19 May 2011 12:05:56
Report calls for review of WEEE producer compliance
Following the publication of a report entitled "System Failure: the UK's harmful trade in electronic waste", the Environmental Investigation Agency (EIA), an independent campaigning organisation, has called on the government to conduct a full review of the producer compliance scheme (PCS) system. The EIA also proposed that the government commission a review of existing contracts between local authorities and PCSs to ensure they have the means to carry out recycling, including scrutiny of sub-contracts between compliance schemes and service operators.
According to the independent lobbying group, the illegal disposal of e-waste is fast becoming big business.
Following an 18 month undercover operation, EIA investigators learned how traders frequently circumvent customs checks by mislabelling waste CRTs as working, using generic terms such as "personal effects" or "used household goods" on shipping documents and adopting a 'no questions asked' approach, knowingly offering untested CRTs for export and so shirking their legal duty of care.
While supporting the main thrust of the EIA's report, the WEEE industry's reaction to its proposals was muted.
"The report and its recommendations appear to capture some of the concerns and failings of the current UK WEEE system, known to many stakeholders operating across the industry. The corrective actions as suggested by the EIA are a small step in the right direction, but the problems with the WEEE system are far greater." Jeff Weeks of W E & E Consulting told RWW.
Derek Morgan, ICT lifecycle consultant went further. He said that while supporting some of the EIA's recommendations, in particular, a clamp down on the source of the problem, i.e. the civic amenity sites and councils that don’t maintain proper records or effectively vet and monitor their suppliers, "the recommendations did not make for a coherent whole".
According to Morgan: "Their findings illustrate systemic failures with regards the use of middle-men in waste transactions (including travelling buyers) within the UK. There is no mention of the missing approved exporter in the WEEE system or of the potential role of BSI PAS 141:2011.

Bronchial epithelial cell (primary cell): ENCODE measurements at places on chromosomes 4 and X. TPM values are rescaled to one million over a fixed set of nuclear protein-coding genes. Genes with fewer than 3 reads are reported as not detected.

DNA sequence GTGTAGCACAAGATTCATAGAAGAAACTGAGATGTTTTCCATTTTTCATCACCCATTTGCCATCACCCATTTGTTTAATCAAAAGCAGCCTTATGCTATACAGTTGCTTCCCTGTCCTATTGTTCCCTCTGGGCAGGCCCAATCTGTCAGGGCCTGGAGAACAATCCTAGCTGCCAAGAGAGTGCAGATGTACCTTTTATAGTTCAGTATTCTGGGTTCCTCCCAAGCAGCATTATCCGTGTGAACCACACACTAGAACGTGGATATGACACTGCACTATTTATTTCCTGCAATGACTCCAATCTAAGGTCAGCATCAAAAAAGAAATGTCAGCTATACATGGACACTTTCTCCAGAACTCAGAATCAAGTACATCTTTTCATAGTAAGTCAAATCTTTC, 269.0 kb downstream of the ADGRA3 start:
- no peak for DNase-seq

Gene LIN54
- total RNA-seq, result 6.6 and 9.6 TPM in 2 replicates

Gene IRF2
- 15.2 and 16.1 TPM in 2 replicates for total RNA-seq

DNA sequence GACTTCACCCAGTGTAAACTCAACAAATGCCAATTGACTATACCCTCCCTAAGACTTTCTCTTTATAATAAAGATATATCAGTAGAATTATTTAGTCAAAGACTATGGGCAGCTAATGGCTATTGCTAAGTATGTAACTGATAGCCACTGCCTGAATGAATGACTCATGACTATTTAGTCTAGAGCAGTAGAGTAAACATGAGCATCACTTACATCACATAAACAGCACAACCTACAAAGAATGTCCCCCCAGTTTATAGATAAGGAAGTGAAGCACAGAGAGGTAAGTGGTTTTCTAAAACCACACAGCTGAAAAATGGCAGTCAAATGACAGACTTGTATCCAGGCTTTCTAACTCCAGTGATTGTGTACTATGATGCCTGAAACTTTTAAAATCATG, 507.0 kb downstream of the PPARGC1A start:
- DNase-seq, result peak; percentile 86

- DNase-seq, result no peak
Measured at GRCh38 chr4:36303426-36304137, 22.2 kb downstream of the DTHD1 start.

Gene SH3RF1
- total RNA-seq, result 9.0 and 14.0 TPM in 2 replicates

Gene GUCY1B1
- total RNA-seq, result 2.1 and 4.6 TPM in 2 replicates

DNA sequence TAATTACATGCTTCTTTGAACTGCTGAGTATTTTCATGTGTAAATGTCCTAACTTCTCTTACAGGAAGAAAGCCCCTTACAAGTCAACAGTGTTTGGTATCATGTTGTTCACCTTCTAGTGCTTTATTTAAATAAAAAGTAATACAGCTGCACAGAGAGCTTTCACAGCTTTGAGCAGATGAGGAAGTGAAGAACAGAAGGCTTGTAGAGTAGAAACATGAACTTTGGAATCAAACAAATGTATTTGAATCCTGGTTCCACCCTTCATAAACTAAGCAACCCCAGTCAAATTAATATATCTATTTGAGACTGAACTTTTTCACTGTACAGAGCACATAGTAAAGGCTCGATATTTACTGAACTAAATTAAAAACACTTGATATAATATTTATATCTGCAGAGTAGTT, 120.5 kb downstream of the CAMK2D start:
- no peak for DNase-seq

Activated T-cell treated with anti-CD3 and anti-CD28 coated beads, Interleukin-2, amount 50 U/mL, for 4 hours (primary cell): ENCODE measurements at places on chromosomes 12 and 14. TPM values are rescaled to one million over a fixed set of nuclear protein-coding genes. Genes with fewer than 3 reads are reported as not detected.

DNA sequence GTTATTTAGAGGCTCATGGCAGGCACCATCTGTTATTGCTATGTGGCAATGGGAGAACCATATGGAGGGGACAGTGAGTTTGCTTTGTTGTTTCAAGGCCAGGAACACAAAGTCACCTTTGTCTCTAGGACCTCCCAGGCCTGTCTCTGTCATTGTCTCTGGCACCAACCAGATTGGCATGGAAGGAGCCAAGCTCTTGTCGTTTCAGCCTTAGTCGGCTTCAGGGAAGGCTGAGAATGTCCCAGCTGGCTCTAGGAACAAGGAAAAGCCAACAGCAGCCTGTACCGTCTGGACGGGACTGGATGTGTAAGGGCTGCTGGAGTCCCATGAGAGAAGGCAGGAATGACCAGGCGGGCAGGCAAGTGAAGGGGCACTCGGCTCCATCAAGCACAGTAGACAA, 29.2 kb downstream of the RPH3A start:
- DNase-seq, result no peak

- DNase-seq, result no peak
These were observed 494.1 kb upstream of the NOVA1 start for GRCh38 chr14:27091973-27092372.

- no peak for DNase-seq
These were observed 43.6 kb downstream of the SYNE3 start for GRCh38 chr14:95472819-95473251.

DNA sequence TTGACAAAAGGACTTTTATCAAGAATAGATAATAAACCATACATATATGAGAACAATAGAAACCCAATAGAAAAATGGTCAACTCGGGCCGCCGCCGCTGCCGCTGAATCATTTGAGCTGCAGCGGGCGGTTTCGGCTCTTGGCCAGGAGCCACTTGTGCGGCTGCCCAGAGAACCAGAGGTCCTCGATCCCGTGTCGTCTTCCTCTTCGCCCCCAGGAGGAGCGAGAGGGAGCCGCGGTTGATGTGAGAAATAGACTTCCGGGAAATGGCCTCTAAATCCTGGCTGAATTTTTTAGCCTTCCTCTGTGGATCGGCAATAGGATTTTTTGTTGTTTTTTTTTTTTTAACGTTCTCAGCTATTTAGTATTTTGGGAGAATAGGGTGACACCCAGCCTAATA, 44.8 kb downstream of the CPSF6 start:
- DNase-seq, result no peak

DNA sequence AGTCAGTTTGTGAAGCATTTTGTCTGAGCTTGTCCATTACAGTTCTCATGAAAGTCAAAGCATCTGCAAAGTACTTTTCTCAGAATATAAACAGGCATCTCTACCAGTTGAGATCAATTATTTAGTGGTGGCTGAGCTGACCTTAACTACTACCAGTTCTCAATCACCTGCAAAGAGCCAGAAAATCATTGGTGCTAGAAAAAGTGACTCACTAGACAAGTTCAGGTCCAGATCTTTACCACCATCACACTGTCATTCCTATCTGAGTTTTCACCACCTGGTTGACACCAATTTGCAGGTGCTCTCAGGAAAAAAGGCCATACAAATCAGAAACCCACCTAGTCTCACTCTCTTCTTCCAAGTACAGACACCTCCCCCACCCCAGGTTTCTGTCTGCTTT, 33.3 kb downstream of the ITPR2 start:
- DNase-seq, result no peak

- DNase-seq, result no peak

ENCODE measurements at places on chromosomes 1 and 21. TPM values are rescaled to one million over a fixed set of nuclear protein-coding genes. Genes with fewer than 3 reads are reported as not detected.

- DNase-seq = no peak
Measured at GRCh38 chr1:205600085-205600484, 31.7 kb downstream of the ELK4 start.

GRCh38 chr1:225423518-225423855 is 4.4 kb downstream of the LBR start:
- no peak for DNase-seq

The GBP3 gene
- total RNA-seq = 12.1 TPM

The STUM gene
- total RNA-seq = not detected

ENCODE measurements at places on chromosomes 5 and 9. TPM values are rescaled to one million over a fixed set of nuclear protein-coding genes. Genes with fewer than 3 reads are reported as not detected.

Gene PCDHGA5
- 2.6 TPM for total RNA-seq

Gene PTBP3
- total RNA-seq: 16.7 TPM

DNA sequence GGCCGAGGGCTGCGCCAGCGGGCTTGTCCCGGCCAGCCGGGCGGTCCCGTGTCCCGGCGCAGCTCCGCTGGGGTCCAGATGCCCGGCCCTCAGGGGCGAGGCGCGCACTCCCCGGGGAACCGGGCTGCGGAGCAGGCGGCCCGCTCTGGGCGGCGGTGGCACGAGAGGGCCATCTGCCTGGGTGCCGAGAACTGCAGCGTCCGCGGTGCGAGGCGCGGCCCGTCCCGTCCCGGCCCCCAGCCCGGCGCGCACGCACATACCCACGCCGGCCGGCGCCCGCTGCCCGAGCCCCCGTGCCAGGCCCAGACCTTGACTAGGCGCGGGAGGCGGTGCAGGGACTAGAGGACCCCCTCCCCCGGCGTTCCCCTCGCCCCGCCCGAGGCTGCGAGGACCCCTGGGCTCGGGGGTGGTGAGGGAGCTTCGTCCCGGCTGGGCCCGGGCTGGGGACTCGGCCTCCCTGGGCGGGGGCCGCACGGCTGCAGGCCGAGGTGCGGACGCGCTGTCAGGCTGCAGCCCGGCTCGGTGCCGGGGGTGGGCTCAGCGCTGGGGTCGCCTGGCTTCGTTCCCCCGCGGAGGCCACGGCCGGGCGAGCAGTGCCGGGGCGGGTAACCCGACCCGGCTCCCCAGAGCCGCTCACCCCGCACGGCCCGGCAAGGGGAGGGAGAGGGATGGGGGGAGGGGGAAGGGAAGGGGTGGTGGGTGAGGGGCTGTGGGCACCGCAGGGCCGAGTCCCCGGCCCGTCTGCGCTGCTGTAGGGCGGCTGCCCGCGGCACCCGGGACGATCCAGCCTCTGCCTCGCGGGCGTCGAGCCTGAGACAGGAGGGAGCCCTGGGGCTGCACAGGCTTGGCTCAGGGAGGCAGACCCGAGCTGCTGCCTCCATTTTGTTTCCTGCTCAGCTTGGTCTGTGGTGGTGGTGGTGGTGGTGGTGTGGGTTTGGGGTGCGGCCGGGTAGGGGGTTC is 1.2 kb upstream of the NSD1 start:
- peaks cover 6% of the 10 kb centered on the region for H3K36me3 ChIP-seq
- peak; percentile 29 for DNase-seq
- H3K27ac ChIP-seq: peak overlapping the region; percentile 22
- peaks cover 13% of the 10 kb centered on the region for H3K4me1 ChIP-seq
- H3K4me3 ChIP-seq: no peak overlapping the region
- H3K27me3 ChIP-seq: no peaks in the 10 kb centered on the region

"Instead, the EIA report asks the Environment Agency to toughen up on the local treatment facilities and to establish foreign facilities.
"This is misguided and harmful. In the UK we generally have a high standard of repairer/recycler and the use of these local capabilities should be the first priority, not the last resort. Simply, without a manufacturer exemption, charges on the bulk export of electronics should be levied to make local treatment preferable."
Morgan added: "Finally, let's not forget the elephant in the room, i.e. that 75% of EU e-waste and two-thirds of projected UK e-waste is currently 'unaccounted' for."
Andrew Morgan, EU GM for Sims Recycling Solutions, stated that one of the key challenges in the UK market is the sheer number of PCSs operating in competition with each other and without robust enforcement from government regulatory bodies.
“This competition is proving unhealthy with many of the schemes placing low cost ahead of the ability to demonstrate treatment to the appropriate standards and best available technology.
"This puts more pressure on the better schemes to equal these costs and down-channel stress on the recycling sector.
"The government has a responsibility to ensure that the implementation of regulations – in this case the WEEE Regulations – is followed up with appropriate enforcement action to safeguard the responsible recycling sector and protect the environment from pollution arising through the poor treatment of electronic equipment by substandard treatment operators."
Dr Philip Morton, CEO of Recycling Electrical Producers' Industry Consortium pointed out the WEEE audit trail is opaque.
"This ultimately means that the risk of leakage out of the system is increased," said Morton.
"The solution is twofold. Firstly, keep prosecuting the criminals, but equally importantly, fix the system so the illegal collectors can’t get hold of WEEE in the first place. This would be achieved by ensuring WEEE collectors hand over all waste to a PCS that needs it for its members and one which will audit the process."
The BBC's Panorama programme broadcast earlier this week, also highlighted the issue of illegal UK WEEE exports going to countries like Ghana and Nigeria.
Director of policy at the Environmental Services Association, Matthew Farrow said: "The illegal export of e-waste shown in Panorama is a stain on the UK's environmental record and undermines the operations of the vast majority of law-abiding waste management companies.
"Much tougher court sanctions on those who deliberately flout the law would be a good start."
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